Testing Sucks. I hate Testing.

You may know the situation; you are at a conference (or meetup) and you get talking to someone who says they “hate testing”. What do you do?

  1. Run away?
  2. Tell them to “man-up” and stop complaining?
  3. Join them in a whinge about Testing?

There are many other potential answers, but another one I’ve started doing recently is asking two simple questions. I’ll come to those two questions later.

Too many people say they hate Testing when in actual fact it can be the software itself, or the domain they are working in, or the methodology they are using. I strongly believe that you do your best testing when you “commit with passion” [1] to doing a good job. I also believe that to “commit with passion” (and therefore do your best work) you have to have some affinity to the product you are testing.

There are a number of factors that affect our motivation towards our jobs and the products we work on. These include, but are not limited to:

  • company culture and ethos
  • peers and co-workers
  • management structure
  • testing approach
  • restrictive systems and processes
  • technology stack
  • company benefits and rewards.
  • and many more

I believe that having an affinity with the product we are testing brings out the best in us. I believe that many testers who complain about testing are complaining about the factors above in varying combinations, but more often than not, they are complaining about the product they are testing.

Over the last few years I’ve made a conscious effort to talk to testers at events/conferences that plainly don’t want to be there. Many of them have indeed indicated that they hate testing.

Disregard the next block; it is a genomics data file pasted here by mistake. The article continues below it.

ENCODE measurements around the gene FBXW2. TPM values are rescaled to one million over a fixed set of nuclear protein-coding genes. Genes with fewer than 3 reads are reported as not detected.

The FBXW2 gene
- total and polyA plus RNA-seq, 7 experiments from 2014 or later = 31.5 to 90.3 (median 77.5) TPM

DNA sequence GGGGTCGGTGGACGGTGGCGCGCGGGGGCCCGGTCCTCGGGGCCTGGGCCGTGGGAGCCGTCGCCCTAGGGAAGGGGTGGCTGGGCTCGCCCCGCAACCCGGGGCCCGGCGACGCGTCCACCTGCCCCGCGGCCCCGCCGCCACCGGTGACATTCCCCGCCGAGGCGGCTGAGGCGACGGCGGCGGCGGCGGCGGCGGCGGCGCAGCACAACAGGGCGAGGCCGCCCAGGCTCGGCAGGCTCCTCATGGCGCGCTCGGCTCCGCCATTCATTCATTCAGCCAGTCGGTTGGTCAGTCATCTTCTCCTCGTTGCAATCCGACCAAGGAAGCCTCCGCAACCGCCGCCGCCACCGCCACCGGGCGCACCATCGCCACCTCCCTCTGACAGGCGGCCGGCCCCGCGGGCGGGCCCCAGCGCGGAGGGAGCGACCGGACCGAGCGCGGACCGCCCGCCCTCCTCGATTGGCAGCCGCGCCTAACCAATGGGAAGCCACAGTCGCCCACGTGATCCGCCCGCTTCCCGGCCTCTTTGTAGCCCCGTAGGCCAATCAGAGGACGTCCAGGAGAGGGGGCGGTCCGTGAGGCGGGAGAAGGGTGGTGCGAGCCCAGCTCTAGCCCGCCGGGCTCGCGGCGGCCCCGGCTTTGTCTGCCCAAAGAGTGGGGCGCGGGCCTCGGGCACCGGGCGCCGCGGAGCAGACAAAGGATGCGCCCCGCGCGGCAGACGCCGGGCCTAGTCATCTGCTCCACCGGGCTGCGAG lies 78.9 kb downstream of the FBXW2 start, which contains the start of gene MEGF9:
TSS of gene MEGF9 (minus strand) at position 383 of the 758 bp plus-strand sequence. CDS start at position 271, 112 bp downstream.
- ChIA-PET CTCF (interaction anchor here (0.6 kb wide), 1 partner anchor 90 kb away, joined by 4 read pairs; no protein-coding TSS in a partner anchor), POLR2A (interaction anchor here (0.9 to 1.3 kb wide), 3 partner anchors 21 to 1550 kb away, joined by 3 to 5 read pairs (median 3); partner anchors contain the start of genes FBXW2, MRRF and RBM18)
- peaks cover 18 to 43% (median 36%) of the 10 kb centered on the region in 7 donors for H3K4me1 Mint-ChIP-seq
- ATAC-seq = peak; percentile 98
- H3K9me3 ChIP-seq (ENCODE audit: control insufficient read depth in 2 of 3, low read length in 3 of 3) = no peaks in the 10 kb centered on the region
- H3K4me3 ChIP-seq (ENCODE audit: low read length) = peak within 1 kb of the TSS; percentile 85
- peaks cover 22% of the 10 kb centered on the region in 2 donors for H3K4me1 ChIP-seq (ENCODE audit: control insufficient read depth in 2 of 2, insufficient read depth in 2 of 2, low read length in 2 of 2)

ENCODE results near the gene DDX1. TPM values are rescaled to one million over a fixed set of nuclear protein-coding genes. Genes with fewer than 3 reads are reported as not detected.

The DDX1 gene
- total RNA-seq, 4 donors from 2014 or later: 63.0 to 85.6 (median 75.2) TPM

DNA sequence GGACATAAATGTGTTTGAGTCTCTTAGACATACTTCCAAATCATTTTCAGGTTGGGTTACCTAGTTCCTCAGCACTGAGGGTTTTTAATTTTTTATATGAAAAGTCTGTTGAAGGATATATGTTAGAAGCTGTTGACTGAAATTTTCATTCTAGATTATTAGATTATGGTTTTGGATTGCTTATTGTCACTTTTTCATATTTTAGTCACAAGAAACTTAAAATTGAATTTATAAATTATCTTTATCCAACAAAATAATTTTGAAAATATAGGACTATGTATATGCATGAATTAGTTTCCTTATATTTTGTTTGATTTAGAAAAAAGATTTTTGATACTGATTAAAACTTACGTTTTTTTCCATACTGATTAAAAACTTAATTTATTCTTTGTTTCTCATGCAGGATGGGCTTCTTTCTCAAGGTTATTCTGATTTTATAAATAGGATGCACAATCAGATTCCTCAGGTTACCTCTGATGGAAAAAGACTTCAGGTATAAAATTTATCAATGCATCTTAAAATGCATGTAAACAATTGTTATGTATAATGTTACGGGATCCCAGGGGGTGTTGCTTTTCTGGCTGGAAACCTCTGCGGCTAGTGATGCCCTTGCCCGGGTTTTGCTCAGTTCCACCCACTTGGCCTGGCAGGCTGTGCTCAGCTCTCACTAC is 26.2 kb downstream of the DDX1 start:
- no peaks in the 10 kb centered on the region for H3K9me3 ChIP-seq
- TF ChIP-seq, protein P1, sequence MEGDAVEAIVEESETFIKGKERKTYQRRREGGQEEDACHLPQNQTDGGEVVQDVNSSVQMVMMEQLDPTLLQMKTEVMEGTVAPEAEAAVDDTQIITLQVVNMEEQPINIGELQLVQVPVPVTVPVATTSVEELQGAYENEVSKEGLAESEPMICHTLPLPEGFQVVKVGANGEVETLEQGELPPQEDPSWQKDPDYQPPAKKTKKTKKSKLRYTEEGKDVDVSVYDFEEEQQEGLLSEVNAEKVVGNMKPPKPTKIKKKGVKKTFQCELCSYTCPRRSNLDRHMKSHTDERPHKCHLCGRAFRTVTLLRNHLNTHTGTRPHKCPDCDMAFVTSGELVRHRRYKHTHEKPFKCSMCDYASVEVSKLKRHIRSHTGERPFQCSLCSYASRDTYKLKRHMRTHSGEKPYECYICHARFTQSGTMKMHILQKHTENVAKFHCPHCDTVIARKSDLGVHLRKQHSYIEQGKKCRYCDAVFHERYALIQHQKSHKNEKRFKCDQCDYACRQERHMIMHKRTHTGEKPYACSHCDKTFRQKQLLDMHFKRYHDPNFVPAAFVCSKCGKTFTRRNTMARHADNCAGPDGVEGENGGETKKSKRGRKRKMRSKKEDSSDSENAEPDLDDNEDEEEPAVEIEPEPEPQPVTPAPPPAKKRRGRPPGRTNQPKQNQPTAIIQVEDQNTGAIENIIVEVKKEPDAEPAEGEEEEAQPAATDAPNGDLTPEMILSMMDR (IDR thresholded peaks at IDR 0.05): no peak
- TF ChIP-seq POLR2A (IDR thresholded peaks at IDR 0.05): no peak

When asked two simple questions though they fundamentally start to think differently about their “hatred” of testing. It’s not scientific, but it’s enough to give me hope that we can start to change some hearts and minds, one tester at a time.

The questions I ask anyone who says they hate their testing job are:

  1. What is your favourite piece of software?
  2. Would your view of testing change if you were testing this favourite software instead?

Most people smile and answer question two with a big fat yes. Yes it would.

It’s a very leading question and no doubt testing their favourite product conjures up images of a culture, approach and financial situation different to their current one, but a significant part of this vision or thought is most likely that they get to test a product that they enjoy, understand and can relate to in an environment that suits their personal style and preferences. (this vision may never meet reality…but it’s worth a try)

One person I spoke to a year ago was testing banking software and he hated it. I asked him the questions above and he said he liked “social media” software and would love to test it. A month or so ago I saw him again. He’s now working for a start-up blog aggregation company and he loves it.

That’s not to say that working on “social” software is better than banking software, but each of us is naturally more interesting in certain domains than others. Some would never dream of working in the aerospace industry, but others flourish in this industry. Some are drawn to start-ups pushing stuff out of the door and building on modern tech, others are drawn to corporate mega giants with miles of red tape and out-dated tech. Each to their own.

So next time you meet someone who says they hate testing it’s worth asking them whether it is “testing” they hate, or the product they are testing.

[1] – Commit with passion is a term used in the book The Jazz Process – http://www.jazzprocess.com/book/

10 thoughts on “Testing Sucks. I hate Testing.

  1. In answer to you first question, if someone said they hated testing my first reaction would be to ask “why?”, to understand what sort of testing they hated. I can’t say I get a kick out of working long hours to create pointless, shelfware test plans that will be overtaken by events before all the stakeholders have signed them off.

    You’re right of course that if testers genuinely love, or are even interested in software then they’ll be far more engaged, enthusiastic and effective.